GWP Benin has been involved in several major projects including:
• Partnership for Africa's Water Development (PAWD II, 2005–2009) supported by GWP;
• Multi-Year Programme for Water and Sanitation (PPEA, 2007–2012) supported by the Dutch Ministry of Cooperation;
• Project for Promoting Integrated Water Resources Management at the Local Level (PAGIREL, 2006–2011) financed by the European Union Water Facility; and
• WASH Programme (2011–2015).
The network is growing, with over 300 members, local Partnerships at eight locations in the country plus international collaboration, such as the promotion of IWRM in the Niger and Mono basins, and international training on IWRM in West Africa, involving GWP West Africa, Sida, SIWI, and Ramboll Natura from 2005 to 2011. But this all sprang from humble beginnings. The Partnership was established in 2001 and is hosted by the Benin branch of the pan-African intergovernmental agency Water and Sanitation for Africa (WSA, formerly CREPA). This African water supply and sanitation knowledge centre provides administrative and financial services to GWP Benin.
Working at the national level
The Partnership has been involved in all the major policy processes in the country over the last ten years, and is a constant presence ensuring that national actors are informed about IWRM and are conscious of the need to apply it in Benin. GWP Benin organises capacity building and sensitisation workshops on water issues and IWRM for public administrators, decision makers, municipalities, NGOs, the private sector and water users.
An IWRM media network was created in 2007 and is actively supplying information, lobbying and involving itself in the activities of institutional actors in the water sector. The network organised a parliamentary training workshop on IWRM and the draft Water Law in November 2009. GWP Benin has worked for the closer involvement of national and local water stakeholders at each step in the development of the country's Water Law, Water Policy and IWRM Plan.
A major success was the new Water Law. GWP Benin had worked on this for several years, and lobbied to convince parliament to approve it. With the law and its implementation, the institutional basis for a new way of managing water is now in place. Some of the institutions (Basin Committees, Local Water Committees, the National Water Council, and the National Water Agency) are supposed to pick up some of the tasks that up to now have been completed by GWP Benin.
The Partnership will contribute to the development of a methodology for establishing and developing the capacities of the new institutions defined under the Water Law. In some cases, these institutions will consolidate local IWRM activities supported by GWP Benin in a formal institutional framework.
The selection of GWP Benin and the Netherlands Water Partnership as the technical secretariat of the technical advisory platform on cooperation between the Netherlands and Benin in the water sector is another success for the Partnership – GWP Benin was one of the drivers behind the process. The platform was the subject of a Memorandum of Understanding for the period 2012–2015 to be signed by the two countries in January 2012. The Memorandum of Understanding will strengthen cooperation on integrated water resources management and the mobilisation of water for food security and for achieving the Millennium Development Goals on water and sanitation. The creation of this platform connects the administrations of water and sanitation, civil society and the private sector of both countries, particularly through GWP.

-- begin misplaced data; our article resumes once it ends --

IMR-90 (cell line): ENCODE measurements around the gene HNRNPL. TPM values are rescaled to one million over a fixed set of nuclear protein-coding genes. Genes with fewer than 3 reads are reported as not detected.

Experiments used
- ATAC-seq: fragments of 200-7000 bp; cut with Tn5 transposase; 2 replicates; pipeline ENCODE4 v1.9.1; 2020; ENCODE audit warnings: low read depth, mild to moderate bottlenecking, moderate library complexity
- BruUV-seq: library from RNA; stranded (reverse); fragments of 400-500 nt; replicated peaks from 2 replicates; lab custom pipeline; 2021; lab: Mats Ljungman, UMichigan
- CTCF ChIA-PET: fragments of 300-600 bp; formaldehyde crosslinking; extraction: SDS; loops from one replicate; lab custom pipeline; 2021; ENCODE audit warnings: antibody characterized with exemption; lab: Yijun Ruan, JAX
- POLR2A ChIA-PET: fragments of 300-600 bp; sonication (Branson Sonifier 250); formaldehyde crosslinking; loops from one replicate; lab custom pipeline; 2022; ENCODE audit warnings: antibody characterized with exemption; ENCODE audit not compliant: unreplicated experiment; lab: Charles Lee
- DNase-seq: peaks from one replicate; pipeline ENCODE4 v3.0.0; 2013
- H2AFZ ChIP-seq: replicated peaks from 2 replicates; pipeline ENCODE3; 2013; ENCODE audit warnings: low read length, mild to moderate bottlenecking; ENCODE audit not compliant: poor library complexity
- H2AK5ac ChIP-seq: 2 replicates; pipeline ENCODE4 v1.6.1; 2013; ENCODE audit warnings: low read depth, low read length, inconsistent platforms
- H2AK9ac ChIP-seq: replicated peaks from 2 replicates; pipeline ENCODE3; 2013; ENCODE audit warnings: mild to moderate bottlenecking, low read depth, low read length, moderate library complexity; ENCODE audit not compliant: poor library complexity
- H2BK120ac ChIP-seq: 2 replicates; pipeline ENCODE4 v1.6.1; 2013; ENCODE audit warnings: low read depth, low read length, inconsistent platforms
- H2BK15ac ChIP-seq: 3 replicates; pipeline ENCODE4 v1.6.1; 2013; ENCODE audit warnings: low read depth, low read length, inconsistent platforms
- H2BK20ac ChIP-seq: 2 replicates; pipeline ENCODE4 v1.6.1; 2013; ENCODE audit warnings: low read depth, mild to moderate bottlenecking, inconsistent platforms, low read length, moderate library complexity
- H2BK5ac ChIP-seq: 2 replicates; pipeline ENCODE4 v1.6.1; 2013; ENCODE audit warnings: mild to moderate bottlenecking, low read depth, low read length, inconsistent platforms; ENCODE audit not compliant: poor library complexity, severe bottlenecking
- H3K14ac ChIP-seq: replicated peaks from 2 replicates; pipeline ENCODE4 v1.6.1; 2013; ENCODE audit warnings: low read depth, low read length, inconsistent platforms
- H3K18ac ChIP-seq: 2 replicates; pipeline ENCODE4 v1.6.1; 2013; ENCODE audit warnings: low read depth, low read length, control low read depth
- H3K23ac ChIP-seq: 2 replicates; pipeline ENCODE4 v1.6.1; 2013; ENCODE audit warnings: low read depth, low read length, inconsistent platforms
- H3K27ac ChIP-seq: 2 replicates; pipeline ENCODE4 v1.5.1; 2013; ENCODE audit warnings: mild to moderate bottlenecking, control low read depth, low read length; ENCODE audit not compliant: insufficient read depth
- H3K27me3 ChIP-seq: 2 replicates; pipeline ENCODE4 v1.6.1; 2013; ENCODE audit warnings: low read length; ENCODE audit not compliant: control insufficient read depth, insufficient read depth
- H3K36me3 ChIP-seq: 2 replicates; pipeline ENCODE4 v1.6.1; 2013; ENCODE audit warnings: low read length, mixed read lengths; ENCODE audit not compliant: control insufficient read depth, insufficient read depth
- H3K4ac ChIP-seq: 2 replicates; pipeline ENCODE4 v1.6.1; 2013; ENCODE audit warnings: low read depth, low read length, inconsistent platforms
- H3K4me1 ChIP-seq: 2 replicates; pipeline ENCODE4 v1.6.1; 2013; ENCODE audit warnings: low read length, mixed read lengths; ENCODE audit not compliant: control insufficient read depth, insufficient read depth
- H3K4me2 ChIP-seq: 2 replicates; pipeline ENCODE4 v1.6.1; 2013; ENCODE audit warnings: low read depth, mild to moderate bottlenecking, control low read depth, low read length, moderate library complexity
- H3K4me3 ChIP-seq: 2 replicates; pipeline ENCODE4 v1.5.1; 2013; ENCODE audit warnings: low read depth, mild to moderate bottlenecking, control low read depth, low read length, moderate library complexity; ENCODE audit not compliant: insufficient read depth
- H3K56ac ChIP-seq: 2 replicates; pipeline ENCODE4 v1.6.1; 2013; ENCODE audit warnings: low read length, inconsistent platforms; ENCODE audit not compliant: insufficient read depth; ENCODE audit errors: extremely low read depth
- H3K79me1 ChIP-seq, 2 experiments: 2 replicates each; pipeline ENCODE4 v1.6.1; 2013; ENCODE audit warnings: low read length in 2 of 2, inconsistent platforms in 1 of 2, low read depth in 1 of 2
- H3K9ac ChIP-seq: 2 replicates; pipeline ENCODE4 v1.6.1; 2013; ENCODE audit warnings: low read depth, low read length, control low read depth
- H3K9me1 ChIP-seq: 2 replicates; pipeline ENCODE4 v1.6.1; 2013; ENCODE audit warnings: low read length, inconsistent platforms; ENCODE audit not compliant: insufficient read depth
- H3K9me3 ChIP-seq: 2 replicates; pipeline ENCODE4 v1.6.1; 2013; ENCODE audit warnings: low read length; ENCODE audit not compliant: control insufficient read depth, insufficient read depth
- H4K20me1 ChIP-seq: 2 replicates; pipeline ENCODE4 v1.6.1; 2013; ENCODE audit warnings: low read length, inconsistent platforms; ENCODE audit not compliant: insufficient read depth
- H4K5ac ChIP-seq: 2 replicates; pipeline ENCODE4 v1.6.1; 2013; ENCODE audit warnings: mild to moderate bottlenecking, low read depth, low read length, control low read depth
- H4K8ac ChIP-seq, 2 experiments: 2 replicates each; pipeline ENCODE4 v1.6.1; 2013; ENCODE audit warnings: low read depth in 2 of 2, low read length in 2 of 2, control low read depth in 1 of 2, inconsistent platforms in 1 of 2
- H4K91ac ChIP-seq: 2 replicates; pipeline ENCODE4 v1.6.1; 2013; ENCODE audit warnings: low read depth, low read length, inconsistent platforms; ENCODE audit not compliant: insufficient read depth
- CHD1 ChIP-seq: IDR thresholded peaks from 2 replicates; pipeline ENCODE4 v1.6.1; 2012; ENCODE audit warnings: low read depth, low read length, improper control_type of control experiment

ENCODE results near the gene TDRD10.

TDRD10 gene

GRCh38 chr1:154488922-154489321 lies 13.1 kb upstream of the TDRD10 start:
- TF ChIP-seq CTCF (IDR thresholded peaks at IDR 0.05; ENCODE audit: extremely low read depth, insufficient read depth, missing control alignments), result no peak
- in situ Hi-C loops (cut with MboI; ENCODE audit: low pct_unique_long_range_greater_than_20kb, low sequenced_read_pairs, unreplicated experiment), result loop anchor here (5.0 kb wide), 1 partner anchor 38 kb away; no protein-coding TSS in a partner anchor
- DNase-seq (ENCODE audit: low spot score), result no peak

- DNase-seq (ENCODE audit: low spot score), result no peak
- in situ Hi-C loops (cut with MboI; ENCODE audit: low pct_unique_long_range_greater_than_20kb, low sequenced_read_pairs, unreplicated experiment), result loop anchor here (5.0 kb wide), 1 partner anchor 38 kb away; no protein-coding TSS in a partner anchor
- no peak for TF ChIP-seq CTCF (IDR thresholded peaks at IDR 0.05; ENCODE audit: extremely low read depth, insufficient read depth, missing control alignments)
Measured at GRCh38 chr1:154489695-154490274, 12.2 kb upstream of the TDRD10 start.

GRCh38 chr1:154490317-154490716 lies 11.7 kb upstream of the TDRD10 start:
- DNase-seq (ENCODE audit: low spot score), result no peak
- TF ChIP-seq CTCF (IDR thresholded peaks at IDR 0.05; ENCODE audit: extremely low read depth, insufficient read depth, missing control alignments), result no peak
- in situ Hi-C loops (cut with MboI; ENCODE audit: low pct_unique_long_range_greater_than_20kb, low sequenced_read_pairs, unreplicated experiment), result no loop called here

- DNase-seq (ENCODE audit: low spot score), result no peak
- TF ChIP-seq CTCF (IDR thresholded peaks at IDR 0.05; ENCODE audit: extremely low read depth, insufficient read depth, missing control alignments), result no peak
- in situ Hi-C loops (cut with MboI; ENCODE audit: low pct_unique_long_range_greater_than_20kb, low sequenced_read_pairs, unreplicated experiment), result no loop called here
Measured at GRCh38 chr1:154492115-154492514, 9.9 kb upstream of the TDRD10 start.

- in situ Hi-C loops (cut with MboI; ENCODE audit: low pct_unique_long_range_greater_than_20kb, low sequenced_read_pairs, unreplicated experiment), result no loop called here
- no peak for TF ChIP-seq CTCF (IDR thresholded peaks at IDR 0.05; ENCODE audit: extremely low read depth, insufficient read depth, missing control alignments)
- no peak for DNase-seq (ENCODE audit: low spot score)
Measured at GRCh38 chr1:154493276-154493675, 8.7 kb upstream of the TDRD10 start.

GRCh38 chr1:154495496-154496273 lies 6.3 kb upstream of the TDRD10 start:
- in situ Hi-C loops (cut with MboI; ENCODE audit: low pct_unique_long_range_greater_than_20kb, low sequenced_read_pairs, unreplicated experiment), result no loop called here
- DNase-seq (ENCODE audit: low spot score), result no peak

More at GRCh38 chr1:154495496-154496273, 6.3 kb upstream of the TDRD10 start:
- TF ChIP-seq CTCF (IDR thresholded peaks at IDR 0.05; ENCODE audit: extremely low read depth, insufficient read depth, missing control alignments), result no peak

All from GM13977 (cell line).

Even before all the national institutions were in place, GWP Benin had already started work on local-level water resources management together with other partner projects (PPEA, PAGIREL, and the Multi-Year Programme supported by the Belgium Government, 2008–2013). Since 2008, eight local water Partnerships have been set up (Alibori, Atacora, Atlantique-Littoral, Borgou, Couffo, Mono, Ouémé-Plateau and Zou-Collines). The creation of this network means that IWRM implementation at the level of water users is becoming a reality.
Looking outside the country
There is also a need for collaboration between countries at the national level on the use of the major transboundary basins. Both the Niger and the Volta are part of the national water system and, although they have a limited direct effect on hydrology, their indirect effect is considerable. For example, almost all the electricity in Benin comes from hydropower generated abroad.
GWP Benin's success has been recognised by its neighbours and it is regularly asked to support GWP West Africa. But the collaboration extends even further – GWP Benin's experience and advice was called on when GWP Rwanda took shape. GWP Mali, Niger, Senegal, Côte d'Ivoire, and Togo have all visited the country to learn from the GWP Benin experience.